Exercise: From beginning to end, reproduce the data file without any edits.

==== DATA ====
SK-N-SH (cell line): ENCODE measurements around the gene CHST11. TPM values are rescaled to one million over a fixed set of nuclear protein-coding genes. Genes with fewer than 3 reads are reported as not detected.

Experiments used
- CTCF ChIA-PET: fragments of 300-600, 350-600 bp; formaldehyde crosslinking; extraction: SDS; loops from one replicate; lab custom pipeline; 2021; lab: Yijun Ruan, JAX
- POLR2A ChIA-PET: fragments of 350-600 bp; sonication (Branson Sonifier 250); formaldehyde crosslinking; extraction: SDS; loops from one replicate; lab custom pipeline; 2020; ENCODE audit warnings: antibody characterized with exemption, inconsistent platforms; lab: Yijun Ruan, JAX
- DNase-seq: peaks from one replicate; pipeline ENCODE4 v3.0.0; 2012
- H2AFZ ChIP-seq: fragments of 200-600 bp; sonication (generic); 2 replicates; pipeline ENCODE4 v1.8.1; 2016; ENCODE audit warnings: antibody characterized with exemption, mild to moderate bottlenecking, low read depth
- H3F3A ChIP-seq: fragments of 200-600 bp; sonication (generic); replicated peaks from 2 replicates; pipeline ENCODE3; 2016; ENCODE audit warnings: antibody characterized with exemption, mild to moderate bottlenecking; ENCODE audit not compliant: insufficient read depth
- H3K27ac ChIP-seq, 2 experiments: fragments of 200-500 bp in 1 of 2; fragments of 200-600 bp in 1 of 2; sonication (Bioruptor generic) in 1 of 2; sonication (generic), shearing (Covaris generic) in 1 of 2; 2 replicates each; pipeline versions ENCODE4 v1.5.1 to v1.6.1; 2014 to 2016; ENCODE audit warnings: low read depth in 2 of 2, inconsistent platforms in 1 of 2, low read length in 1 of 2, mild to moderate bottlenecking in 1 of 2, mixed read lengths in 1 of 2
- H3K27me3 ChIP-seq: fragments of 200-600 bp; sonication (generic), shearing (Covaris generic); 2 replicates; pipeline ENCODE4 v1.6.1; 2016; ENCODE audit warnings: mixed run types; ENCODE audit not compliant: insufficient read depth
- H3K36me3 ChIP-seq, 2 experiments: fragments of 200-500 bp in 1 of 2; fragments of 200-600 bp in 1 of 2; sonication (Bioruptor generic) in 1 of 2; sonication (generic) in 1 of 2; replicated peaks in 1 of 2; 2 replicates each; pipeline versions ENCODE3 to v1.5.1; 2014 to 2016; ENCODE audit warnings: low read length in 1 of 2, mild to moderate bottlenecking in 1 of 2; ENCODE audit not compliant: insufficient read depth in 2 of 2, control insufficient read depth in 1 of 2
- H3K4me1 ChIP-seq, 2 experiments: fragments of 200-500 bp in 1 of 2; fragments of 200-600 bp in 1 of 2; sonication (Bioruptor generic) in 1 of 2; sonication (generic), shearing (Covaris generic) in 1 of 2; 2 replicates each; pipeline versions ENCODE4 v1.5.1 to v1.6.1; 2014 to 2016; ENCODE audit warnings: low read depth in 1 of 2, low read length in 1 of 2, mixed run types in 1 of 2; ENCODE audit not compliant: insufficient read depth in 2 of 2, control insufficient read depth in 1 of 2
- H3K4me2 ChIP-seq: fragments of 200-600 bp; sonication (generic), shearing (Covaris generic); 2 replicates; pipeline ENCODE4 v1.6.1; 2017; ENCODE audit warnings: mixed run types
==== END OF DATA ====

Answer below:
SK-N-SH (cell line): ENCODE measurements around the gene CHST11. TPM values are rescaled to one million over a fixed set of nuclear protein-coding genes. Genes with fewer than 3 reads are reported as not detected.

Experiments used
- CTCF ChIA-PET: fragments of 300-600, 350-600 bp; formaldehyde crosslinking; extraction: SDS; loops from one replicate; lab custom pipeline; 2021; lab: Yijun Ruan, JAX
- POLR2A ChIA-PET: fragments of 350-600 bp; sonication (Branson Sonifier 250); formaldehyde crosslinking; extraction: SDS; loops from one replicate; lab custom pipeline; 2020; ENCODE audit warnings: antibody characterized with exemption, inconsistent platforms; lab: Yijun Ruan, JAX
- DNase-seq: peaks from one replicate; pipeline ENCODE4 v3.0.0; 2012
- H2AFZ ChIP-seq: fragments of 200-600 bp; sonication (generic); 2 replicates; pipeline ENCODE4 v1.8.1; 2016; ENCODE audit warnings: antibody characterized with exemption, mild to moderate bottlenecking, low read depth
- H3F3A ChIP-seq: fragments of 200-600 bp; sonication (generic); replicated peaks from 2 replicates; pipeline ENCODE3; 2016; ENCODE audit warnings: antibody characterized with exemption, mild to moderate bottlenecking; ENCODE audit not compliant: insufficient read depth
- H3K27ac ChIP-seq, 2 experiments: fragments of 200-500 bp in 1 of 2; fragments of 200-600 bp in 1 of 2; sonication (Bioruptor generic) in 1 of 2; sonication (generic), shearing (Covaris generic) in 1 of 2; 2 replicates each; pipeline versions ENCODE4 v1.5.1 to v1.6.1; 2014 to 2016; ENCODE audit warnings: low read depth in 2 of 2, inconsistent platforms in 1 of 2, low read length in 1 of 2, mild to moderate bottlenecking in 1 of 2, mixed read lengths in 1 of 2
- H3K27me3 ChIP-seq: fragments of 200-600 bp; sonication (generic), shearing (Covaris generic); 2 replicates; pipeline ENCODE4 v1.6.1; 2016; ENCODE audit warnings: mixed run types; ENCODE audit not compliant: insufficient read depth
- H3K36me3 ChIP-seq, 2 experiments: fragments of 200-500 bp in 1 of 2; fragments of 200-600 bp in 1 of 2; sonication (Bioruptor generic) in 1 of 2; sonication (generic) in 1 of 2; replicated peaks in 1 of 2; 2 replicates each; pipeline versions ENCODE3 to v1.5.1; 2014 to 2016; ENCODE audit warnings: low read length in 1 of 2, mild to moderate bottlenecking in 1 of 2; ENCODE audit not compliant: insufficient read depth in 2 of 2, control insufficient read depth in 1 of 2
- H3K4me1 ChIP-seq, 2 experiments: fragments of 200-500 bp in 1 of 2; fragments of 200-600 bp in 1 of 2; sonication (Bioruptor generic) in 1 of 2; sonication (generic), shearing (Covaris generic) in 1 of 2; 2 replicates each; pipeline versions ENCODE4 v1.5.1 to v1.6.1; 2014 to 2016; ENCODE audit warnings: low read depth in 1 of 2, low read length in 1 of 2, mixed run types in 1 of 2; ENCODE audit not compliant: insufficient read depth in 2 of 2, control insufficient read depth in 1 of 2
- H3K4me2 ChIP-seq: fragments of 200-600 bp; sonication (generic), shearing (Covaris generic); 2 replicates; pipeline ENCODE4 v1.6.1; 2017; ENCODE audit warnings: mixed run types